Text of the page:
The Southwestern Historical Quarterly, Volume 52, July 1948 - April, 1949 Page: 467
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Art Gallery, the California Academy of Sciences, the Steinhart
Aquarium, and the Temple of Music, where often as many as
twenty thousand music lovers gather on a Sunday afternoon to
listen to concerts by the park band.
To many people one of the most fascinating features of the
park is the forty-acre Strybing Arboretum and Botanical Garden,
where some three thousand choice and in some instances ex-
tremely rare plant specimens are grown, each under conditions
duplicating as nearly as possible those of its natural habitat. Here
side by side are grouped plants from the Himalayas, Mexico,
New Zealand, South Africa, China and Japan, and the Mediter-
The large recreational areas offer activities to satisfy everyone
from the toddlers in the sand boxes to their great-grandfathers
bent over games of checkers and chess at tables set for them in the
sun. There are stables with miles of bridle paths, beautiful lakes
for boating. School teams use the football, baseball, and track
facilities. The public finds relaxation on the tennis courts,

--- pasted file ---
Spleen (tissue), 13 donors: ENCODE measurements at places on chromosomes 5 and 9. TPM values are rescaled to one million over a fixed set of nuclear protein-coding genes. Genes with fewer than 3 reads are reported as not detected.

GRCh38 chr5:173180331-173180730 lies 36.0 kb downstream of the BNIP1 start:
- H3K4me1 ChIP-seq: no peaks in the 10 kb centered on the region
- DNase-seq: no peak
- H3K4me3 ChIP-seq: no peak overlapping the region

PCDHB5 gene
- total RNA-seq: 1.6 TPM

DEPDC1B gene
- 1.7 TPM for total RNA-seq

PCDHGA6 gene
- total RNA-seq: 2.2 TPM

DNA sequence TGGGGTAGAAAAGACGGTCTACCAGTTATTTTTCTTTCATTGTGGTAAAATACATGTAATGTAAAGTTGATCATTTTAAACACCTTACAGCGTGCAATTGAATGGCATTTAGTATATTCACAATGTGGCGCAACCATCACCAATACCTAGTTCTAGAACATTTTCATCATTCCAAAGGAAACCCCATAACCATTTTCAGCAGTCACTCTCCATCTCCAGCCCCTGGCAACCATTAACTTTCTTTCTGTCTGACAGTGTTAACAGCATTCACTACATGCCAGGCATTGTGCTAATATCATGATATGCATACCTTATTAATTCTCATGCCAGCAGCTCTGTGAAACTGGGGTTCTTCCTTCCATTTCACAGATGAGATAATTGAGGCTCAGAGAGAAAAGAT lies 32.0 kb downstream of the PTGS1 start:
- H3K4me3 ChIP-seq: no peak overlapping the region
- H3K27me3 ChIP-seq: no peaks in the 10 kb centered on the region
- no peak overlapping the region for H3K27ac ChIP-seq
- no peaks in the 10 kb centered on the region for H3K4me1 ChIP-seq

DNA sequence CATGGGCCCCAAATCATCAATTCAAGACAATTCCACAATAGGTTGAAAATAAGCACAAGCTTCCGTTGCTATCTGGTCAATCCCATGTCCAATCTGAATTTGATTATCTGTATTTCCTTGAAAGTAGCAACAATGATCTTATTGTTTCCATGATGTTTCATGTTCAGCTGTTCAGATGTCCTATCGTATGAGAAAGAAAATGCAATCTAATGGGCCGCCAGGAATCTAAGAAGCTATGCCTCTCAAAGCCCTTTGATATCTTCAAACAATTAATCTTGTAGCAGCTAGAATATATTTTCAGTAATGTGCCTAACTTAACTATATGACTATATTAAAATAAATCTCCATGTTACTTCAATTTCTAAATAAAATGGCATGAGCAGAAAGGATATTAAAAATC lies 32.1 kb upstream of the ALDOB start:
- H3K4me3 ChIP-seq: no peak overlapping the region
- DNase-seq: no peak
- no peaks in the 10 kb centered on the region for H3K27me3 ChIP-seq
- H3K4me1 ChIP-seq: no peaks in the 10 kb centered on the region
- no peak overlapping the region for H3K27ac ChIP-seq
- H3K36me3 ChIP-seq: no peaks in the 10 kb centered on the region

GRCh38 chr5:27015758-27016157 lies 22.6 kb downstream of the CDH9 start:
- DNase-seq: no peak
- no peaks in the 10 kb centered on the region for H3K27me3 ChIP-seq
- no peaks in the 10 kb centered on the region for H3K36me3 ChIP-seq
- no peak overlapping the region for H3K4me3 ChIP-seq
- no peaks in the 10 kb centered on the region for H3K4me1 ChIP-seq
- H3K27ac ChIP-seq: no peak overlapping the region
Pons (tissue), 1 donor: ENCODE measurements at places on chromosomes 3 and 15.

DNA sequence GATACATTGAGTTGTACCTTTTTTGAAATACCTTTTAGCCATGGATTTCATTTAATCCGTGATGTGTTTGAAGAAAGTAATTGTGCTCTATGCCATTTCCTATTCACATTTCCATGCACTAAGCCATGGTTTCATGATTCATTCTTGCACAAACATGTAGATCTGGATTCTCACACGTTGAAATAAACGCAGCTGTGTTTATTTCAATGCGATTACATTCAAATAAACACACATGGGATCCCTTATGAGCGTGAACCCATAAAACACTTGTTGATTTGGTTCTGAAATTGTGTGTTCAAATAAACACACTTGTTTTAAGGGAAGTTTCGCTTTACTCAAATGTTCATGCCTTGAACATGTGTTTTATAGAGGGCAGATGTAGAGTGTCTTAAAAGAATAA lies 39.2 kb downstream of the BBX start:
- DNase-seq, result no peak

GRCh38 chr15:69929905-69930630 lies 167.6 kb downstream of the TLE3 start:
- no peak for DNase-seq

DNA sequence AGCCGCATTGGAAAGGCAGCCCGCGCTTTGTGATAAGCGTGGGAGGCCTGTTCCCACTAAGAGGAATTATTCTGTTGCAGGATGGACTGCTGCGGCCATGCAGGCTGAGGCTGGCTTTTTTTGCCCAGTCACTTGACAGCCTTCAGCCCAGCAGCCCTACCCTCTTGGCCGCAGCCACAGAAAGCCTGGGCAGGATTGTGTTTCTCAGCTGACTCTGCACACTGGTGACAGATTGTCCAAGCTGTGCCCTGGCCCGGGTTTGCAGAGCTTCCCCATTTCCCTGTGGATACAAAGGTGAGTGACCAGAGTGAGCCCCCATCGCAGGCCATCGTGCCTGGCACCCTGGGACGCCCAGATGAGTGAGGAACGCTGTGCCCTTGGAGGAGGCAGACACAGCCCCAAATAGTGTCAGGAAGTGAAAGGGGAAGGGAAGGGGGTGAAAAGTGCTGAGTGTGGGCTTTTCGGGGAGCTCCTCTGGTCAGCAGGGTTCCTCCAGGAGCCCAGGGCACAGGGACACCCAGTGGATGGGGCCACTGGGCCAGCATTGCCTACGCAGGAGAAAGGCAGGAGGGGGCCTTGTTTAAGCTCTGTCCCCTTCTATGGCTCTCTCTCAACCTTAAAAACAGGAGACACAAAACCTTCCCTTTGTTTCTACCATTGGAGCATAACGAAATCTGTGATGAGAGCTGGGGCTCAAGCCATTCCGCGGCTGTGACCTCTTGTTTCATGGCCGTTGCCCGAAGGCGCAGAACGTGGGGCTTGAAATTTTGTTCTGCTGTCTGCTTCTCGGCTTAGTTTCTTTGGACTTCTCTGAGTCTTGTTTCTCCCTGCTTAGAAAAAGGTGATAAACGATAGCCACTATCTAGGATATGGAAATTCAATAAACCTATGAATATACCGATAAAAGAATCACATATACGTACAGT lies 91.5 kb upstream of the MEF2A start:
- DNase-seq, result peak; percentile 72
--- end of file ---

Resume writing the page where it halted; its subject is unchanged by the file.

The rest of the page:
bowling greens, the archery court, and the horseshoe courts. Even
the ambitious fisherman can practice with rod and reel at the
fly casting lakes.
Although Miss Wilson's description of the park and her interest-
ing history of its growth and development are of primary im-
portance to the citizens of San Francisco, who should welcome
so complete a handbook to their park, others who hope to visit
the west will find in it many additions to their lists of "things to
see." As a story of a tremendous achievement and as a sidelight on
the history of the city itself, the book has a wider appeal. To
quote from Miss Wilson's foreword:
The story of Golden Gate Park is in a singular sense the story of a
city's growth in character-of the evolution of its spirit, of its ap-
preciation of cultural and ethical values, of its innate talents and
capacities. Because this park is pure creation, conceived and wrought
out of crude materials into a thing of beauty, it is an expression of
all these and so, as is any work of art, a physical presentment of the
spirit of its creator. Since it is also unique of its kind in the world, it
is in that sense, too, identical with the city that made it.
Golden Gate is dedicated to the Scotsman John McLaren, who
throughout his fifty years as park administrator demonstrated the
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Texas State Historical Association. The Southwestern Historical Quarterly, Volume 52, July 1948 - April, 1949, periodical, 1949; Austin, Texas. (texashistory.unt.edu/ark:/67531/metapth101121/m1/476/: accessed November 23, 2017), University of North Texas Libraries, The Portal to Texas History, texashistory.unt.edu; crediting Texas State Historical Association.